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Stan Musial of the St.Louis Cardinals 1949 Bowman Reprint Baseball Card

Stan Musial started his career as a pitcher but after a shoulder injury moved to the outfield in 1940. Musial played 1,890 games in the outfield and 1,016 games at first base, but was primarily known for his consistent hitting. The left-hander led the National League in batting average seven times and in on-base percentage, slugging percentage, and hits six times each. He won the National League Most Valuable Player award in 1943, 1946, and 1948, and in 1957, received Sports Illustrated magazine" Sportsman of the Year" award. He is one of only two players to hit five home runs in one day - he did it in a doubleheader against the New York Giants in 1954 (Nate Colbert of the San Diego Padres also accomplished it in 1972).

His 3,630 career hits made him the NL's all-time leader on that list at the time he retired and second in the major leagues to Ty Cobb. He still ranks fourth all-time, behind Pete Rose, Cobb and Hank Aaron (it was ironically past a second-base playing rookie Rose that Musial's final hit would come).

Musial's career was perhaps most notable for its consistency. His .331 career batting average ranks 30th; he batted .336 at home and .326 on the road. He batted .340 in day games and .320 at night. Remarkably, Stan Musial had exactly 1,815 career hits at home, and 1,815 hits on the road. When he retired Musial had the most career home runs for a player who never won a single-season home run title. In his September 1941 debut, Musial had two hits;after he got two hits in his final game, 22 years later, a sportswriter jokingly wrote, "He hasn't improved at all."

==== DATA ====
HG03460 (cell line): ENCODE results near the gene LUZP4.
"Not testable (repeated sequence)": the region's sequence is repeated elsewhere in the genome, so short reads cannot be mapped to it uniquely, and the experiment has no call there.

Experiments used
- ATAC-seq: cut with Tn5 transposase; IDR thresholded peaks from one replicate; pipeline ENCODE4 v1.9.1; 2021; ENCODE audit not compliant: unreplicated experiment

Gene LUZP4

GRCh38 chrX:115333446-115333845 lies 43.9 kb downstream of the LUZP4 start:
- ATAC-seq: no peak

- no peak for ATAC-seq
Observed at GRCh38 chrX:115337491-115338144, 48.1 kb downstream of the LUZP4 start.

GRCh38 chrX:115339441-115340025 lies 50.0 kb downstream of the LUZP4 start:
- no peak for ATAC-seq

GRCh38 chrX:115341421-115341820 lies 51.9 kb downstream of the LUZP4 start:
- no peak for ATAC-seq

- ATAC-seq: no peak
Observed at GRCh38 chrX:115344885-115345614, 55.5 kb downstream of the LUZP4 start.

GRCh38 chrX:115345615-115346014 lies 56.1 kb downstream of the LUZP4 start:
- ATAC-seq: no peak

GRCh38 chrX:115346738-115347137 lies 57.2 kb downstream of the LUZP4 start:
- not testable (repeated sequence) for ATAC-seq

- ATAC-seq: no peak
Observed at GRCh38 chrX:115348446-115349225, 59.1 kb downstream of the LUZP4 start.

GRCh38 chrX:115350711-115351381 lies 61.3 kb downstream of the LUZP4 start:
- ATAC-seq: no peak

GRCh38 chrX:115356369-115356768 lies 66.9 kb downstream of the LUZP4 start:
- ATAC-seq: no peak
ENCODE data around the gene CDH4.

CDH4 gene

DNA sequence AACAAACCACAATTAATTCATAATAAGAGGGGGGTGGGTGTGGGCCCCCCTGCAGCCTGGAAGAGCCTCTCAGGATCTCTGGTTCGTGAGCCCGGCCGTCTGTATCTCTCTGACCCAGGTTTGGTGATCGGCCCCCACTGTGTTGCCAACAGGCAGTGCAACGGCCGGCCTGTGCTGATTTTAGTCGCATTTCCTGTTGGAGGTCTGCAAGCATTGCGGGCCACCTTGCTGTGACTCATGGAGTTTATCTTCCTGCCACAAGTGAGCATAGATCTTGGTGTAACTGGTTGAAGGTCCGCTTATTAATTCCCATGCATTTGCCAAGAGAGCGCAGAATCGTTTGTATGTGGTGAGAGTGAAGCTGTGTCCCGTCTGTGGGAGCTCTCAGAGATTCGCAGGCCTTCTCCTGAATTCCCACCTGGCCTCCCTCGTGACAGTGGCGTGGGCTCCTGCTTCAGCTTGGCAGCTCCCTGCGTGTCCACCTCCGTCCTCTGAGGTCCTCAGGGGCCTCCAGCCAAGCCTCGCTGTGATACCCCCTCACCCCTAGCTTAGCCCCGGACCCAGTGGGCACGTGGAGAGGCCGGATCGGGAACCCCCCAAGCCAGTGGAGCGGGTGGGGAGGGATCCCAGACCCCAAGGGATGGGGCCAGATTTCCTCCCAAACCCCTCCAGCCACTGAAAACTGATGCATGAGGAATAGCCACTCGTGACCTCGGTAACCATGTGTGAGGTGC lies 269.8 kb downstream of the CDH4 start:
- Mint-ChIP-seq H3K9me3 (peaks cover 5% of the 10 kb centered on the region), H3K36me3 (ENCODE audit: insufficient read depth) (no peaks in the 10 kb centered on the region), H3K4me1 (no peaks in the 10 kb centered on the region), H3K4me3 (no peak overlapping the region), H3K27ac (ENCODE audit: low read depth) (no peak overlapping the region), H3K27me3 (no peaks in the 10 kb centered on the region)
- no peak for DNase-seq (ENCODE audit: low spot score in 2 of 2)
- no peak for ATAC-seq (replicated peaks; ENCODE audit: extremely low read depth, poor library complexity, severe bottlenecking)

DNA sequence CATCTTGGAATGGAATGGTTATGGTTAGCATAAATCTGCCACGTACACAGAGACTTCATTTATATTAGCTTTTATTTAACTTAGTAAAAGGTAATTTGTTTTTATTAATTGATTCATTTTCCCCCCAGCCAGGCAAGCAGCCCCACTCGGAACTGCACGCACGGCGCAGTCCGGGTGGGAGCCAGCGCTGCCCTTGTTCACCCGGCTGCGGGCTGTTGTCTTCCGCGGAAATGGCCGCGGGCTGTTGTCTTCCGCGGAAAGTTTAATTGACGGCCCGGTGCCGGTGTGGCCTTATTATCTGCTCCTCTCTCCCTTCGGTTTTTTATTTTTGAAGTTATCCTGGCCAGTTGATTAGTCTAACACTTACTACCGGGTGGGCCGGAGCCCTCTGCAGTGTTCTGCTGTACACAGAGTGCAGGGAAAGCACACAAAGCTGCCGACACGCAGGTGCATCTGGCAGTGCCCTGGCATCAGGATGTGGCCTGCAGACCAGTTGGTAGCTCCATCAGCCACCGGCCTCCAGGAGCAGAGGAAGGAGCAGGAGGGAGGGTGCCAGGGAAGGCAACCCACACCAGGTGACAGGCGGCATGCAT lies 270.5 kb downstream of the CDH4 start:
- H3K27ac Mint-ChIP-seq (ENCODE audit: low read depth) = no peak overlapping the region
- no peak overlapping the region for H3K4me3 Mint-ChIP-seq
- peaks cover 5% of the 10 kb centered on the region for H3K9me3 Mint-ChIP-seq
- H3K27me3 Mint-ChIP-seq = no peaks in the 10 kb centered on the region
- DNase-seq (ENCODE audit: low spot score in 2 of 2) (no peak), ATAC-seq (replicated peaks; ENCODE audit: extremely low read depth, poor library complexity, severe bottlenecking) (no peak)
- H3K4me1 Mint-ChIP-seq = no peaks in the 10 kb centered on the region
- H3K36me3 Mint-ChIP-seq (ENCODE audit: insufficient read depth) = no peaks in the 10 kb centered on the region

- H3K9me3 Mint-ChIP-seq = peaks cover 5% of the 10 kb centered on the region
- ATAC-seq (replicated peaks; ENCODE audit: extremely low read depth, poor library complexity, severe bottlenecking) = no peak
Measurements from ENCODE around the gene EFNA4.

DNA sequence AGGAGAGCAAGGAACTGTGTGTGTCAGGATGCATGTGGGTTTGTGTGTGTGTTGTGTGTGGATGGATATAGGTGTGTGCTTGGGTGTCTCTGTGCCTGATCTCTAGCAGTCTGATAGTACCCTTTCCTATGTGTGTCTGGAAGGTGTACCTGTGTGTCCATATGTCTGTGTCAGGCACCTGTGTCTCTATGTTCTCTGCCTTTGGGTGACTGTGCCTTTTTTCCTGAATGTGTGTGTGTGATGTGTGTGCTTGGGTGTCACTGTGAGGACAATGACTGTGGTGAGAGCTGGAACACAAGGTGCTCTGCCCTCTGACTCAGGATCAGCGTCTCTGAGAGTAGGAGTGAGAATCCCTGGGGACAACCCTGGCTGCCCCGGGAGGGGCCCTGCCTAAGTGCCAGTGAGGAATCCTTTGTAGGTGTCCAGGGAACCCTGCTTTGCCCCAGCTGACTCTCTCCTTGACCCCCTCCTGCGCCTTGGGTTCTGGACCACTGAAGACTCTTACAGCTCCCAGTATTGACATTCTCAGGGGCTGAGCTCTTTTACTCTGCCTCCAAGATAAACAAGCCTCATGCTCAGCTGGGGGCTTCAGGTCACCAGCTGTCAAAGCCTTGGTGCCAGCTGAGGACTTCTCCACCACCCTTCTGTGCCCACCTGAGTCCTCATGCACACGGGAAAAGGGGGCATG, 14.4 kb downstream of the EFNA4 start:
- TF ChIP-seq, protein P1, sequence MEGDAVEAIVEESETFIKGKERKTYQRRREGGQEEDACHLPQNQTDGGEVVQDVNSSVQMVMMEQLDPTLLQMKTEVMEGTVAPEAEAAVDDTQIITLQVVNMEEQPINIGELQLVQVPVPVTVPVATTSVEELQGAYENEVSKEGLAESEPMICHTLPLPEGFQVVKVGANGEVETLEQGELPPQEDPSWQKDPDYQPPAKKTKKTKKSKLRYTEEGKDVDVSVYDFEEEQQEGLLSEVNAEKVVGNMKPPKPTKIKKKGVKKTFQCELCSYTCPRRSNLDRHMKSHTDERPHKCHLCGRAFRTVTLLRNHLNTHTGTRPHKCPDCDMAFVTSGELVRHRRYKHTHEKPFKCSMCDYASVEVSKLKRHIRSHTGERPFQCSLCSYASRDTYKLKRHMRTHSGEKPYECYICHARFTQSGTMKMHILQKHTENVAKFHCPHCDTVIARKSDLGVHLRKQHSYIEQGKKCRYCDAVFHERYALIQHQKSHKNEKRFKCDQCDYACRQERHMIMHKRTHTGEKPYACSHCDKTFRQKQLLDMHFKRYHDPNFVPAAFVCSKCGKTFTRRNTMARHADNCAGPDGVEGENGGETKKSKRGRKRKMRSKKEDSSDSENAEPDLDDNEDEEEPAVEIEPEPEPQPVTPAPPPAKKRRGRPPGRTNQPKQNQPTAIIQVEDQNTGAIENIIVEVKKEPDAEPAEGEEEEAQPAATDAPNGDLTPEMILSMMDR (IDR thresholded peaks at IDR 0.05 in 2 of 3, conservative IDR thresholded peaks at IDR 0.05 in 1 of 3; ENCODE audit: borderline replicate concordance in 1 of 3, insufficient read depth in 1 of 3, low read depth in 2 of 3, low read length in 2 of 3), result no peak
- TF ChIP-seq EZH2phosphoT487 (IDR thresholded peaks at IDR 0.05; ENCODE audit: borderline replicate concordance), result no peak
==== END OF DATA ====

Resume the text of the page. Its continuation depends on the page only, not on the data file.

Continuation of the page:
Stan Musial once said, "I consciously memorized the speed at which every pitcher in the league threw his fastball, curve, and slider; then, I'd pick up the speed of the ball in the firstthirty feet of its flight and knew how it would move once it had crossed the plate."

Former Brooklyn Dodgers pitcher Carl Erskine once described his strategy of pitching to Musial: "I've had pretty good success with Stan by throwing him my best pitch and backing up third.Erskine's teammate, Preacher Roe, shared a similar sentiment. He summarized his strategy of pitching to Musial as "I throw him four wide ones and try to pick him off at first."Once Musial timed your fastball," observed Warren Spahn, "your infielders were in jeopardy." In another story, Willie Mays, then playing for the New York Giants, was receiving instruction from his manager Leo Durocher about how he should prepare defensively in center field for each of the hitters in the Cardinals' lineup. He described the weaknesses and tendencies of the first two hitters, then moved on to the cleanup (fourth) hitter. Mays interrupted to ask about the man in the third slot. Durocher replied, "The third hitter is Stan Musial. There is no advice I can give you about him."

It was fans of the Dodgers who gave him his nickname. After several fine hitting performances at Ebbets Field, Brooklyn fans would see him come to bat, and say, "Uh-oh, here comes thatman again. That man is back!" St. Louis sportswriter Bob Broeg picked up on this, and Musial was "Stan the Man" from that point on. Brooklyn fans never booed him at Ebbets Field - out of respect.

Like many American baseball players of his era, Musial spent part of his career serving in World War II, missing the 1945 season to serve as a seaman first class in the United States Navy from January 1945 to March 1946.

Stan Musial (1958)Musial played in 24 All-Star games and the Cardinals retired his uniform number '6' at the end of the 1963 season. He was a fan favorite for his reputation, both on the field and off, as a gentleman.

Stan Musial Career Stats


Stan Musial Bowman 1949 Reprint Baseball Card

1949 Bowman Stan Musial Reprint Card


"I never realized that batting a little ball around could cause so much commotion." - Stan Musial

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